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Yahya: death of a peace campaigner

About the author
Harun Hassan worked for Associated Press and the BBC in Somalia. He currently works as a freelancer.

The killing of Abdulkadir Yahya Ali, known as “Yahya”, early on Monday morning is a tragedy for Somalis around the world. He was the champion of the silent victims of Somalia’s fifteen-year-long anarchy.

It was also a personal tragedy for his family, children, and friends. In my own case, he was my best friend and a close confidante. We have shared a room; we have discussed Somalia’s past, present and future; we have dined together at restaurants here in London and in Mogadishu.

I first met Yahya in 1993 but we became close friends only from 1995. He was humble, loveable and a gentleman. Once you met him it was very difficult not to like him.

We have been through bad times together. When one of us got threats from militias we would hide out at each other’s place in Mogadishu.

Yahya never patronised anybody. He respected and communicated with all ages on equal terms.

He was a well-educated man with clarity, oratory and good communication skills. He was offered huge sums to work for foreign aid agencies, universities and big Somali companies but he turned down all of them in order to concentrate on his peace awareness campaign among Somalis. This campaign took Yahya through different organisations, from the American embassy to heading the only research and dialogue organisation in Somalia. But he died without owning a house in Mogadishu. At the end of each month when he received his salary, plenty of relatives and friends would come and they all shared his money. He would just give it out with a smile.

When he set up the Centre for Research and Dialogue (CRD) in 1999, he told me how he would send back every extra penny to the centre’s main sponsors. This was in contrast to many other officials of aid organisations in Somalia.

Every Somali person will miss Yahya, including those who pulled the trigger. He was killed because he was hardworking, intelligent and very clever. At the height of the clan fighting in the early 1990s, Yahya was the source of a famous saying that now constantly features in the language of negotiations among Somali clans and factions: “I didn’t choose to belong to clan X and neither did you, so why do we have to fight?”

But he was too honest and open. He did not know the language of hypocrisy and was frank and straightforward about the Somalia debacle. He had enemies he did not know. He received numerous death threats. But he thought he had unfinished business and he resisted leaving Somalia while he had so much work to do.

He regularly travelled outside Somalia to promote the Somali peace process. In one of his visits to London last year, he formed an organisation called the Somali National Leadership Organisation (Falsan, an affiliate of the CRD) to collect money from Somalis and non-Somalis outside the country. The money was used to reward those individuals who make a difference to peace in Somalia.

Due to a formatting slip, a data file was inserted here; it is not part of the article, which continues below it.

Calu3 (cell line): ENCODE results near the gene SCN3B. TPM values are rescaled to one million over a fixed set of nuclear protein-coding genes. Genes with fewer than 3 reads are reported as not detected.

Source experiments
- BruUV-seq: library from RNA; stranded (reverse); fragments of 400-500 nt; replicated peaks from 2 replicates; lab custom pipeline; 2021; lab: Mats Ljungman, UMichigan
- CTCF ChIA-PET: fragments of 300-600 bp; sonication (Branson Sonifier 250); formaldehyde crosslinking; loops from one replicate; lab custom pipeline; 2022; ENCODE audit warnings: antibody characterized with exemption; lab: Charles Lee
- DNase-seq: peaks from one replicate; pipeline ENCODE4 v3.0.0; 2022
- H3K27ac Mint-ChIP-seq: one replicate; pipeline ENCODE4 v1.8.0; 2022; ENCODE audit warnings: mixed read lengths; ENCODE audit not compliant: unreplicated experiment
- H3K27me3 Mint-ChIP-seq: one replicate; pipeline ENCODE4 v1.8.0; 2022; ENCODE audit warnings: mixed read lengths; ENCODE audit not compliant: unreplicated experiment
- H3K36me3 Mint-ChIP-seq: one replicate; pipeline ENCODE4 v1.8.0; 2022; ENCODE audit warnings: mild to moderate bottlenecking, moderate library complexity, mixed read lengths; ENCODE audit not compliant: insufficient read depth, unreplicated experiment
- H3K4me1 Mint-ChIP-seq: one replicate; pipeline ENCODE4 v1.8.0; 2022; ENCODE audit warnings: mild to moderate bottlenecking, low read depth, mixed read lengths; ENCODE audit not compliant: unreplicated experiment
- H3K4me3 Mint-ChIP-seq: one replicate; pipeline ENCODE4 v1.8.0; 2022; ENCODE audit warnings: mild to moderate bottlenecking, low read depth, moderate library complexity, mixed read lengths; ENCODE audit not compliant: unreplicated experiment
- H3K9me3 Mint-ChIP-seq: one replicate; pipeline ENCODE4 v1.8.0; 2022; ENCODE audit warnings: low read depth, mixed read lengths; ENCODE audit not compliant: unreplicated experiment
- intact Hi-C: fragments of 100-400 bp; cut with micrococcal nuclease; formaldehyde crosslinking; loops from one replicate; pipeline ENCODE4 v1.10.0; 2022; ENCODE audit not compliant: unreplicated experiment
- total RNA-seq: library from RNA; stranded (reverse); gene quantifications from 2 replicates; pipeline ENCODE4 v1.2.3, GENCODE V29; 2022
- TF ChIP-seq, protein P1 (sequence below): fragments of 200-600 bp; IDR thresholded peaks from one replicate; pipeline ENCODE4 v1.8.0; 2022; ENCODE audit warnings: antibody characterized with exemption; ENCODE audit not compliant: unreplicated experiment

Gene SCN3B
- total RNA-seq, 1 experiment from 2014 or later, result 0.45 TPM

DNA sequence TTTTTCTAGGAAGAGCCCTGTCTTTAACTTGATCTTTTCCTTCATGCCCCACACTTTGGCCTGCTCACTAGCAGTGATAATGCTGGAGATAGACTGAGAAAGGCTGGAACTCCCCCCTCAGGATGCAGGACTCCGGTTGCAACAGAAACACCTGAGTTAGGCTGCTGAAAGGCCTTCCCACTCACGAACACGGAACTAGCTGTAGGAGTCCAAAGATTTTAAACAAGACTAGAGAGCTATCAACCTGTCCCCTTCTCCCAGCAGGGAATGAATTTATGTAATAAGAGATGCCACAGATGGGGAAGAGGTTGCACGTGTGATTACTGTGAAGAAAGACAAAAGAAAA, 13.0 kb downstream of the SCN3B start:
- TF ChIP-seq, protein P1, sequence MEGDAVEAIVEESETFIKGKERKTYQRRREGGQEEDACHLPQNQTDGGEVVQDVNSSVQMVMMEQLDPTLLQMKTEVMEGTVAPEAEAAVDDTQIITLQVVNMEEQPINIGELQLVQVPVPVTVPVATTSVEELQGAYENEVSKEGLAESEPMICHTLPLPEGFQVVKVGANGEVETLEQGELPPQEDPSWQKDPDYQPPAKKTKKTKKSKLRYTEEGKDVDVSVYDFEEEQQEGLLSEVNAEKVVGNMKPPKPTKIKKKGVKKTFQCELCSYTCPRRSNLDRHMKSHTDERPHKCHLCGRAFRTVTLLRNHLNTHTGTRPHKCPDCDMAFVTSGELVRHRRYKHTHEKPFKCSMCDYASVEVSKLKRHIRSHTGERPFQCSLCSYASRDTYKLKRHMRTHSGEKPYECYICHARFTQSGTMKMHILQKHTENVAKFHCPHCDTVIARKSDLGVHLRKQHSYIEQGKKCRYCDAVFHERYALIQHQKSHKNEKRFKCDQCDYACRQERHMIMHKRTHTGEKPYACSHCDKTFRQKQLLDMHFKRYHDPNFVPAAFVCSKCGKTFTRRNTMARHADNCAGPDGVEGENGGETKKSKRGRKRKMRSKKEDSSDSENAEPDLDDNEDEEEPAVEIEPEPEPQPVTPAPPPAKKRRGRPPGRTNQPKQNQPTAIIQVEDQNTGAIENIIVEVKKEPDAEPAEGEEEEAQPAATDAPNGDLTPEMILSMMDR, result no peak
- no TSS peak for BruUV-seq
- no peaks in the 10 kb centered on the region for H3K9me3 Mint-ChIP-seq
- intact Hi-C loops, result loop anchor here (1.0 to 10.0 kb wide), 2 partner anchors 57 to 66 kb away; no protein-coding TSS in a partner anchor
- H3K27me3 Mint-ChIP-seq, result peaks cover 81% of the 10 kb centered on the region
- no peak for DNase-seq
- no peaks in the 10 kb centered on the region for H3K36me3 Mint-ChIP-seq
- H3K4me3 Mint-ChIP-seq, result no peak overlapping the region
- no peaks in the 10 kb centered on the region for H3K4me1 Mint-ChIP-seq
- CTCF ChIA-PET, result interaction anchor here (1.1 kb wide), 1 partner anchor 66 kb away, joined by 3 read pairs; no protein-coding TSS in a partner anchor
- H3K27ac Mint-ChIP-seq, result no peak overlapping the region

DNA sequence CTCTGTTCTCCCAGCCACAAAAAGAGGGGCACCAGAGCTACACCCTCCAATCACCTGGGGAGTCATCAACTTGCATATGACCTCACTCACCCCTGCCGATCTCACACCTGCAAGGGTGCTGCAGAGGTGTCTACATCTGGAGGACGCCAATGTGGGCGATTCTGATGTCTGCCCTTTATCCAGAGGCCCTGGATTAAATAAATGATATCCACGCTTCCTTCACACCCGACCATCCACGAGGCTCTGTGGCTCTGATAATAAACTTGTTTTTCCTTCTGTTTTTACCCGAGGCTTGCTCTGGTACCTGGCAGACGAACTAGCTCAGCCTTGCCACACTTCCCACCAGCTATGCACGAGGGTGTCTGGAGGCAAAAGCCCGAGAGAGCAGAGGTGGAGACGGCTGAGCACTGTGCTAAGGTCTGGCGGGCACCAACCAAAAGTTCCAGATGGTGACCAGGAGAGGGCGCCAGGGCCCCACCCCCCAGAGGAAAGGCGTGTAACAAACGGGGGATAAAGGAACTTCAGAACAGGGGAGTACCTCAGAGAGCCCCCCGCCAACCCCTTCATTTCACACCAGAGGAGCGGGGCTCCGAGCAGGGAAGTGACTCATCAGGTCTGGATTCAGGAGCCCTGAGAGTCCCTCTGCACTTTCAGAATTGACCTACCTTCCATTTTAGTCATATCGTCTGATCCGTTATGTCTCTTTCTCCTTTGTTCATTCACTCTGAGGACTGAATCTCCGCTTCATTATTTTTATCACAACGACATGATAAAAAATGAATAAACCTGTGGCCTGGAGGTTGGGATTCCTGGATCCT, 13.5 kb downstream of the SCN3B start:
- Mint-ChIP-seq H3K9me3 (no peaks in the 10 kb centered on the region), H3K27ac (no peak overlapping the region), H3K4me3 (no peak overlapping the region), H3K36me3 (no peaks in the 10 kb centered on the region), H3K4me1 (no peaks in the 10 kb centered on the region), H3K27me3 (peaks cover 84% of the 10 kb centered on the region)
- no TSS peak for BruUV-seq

His last visit to London was in March this year, when he came to award a bravery medal to the relatives of two British teachers killed in Somaliland in October 2003.

I wanted to introduce Yahya to openDemocracy’s David Hayes when he was in London because Yahya had lots to say. But we never got the chance and I think it relieves me that David did not meet him. It would have been difficult for him to forget such a modest and generous man.

He phoned me from the airport before he travelled to Somalia to say that he was scared about going to back to Somalia. He said threats against his life were becoming too much and unbearable. He told me that the next time he leaves Somalia could be his last. Yahya was scheduled to travel to the United States next Sunday (17 July) with his son – the last of his nine children to remain in Somalia. That could well have been his last day in Somalia. He never wanted to leave Somalia but the situation was getting grim for him to stay.

He was a regular traveller to and from Somalia. He would tell how immigration officials wherever he went would harass him, drag him aside and treat him like a criminal whenever he landed at airports in London, Washington or elsewhere. He always travelled with a Somali passport, which is like contraband today in most of the world. But Yahya refused to take another passport although he could easily have claimed asylum or residence in any country in the world.

I visited his former wife and five children who live in Neasden, north London, yesterday. They looked devastated and unable to cope with this tragedy. The visit was not easy for me and for them as well. Yahya’s children had always seen me with their father. His eldest son, Mohamed (18), held his arms around me and kept on crying. I have cried too and I am crying while writing this. I am going to miss him terribly. May Allah bless him.

Further Links:

Centre for Research and Dialogue (CRD)
http://www.crdsomalia.org/index.shtml

Somali National Leadership Organisation (Falsan)
http://www.falsan.org/


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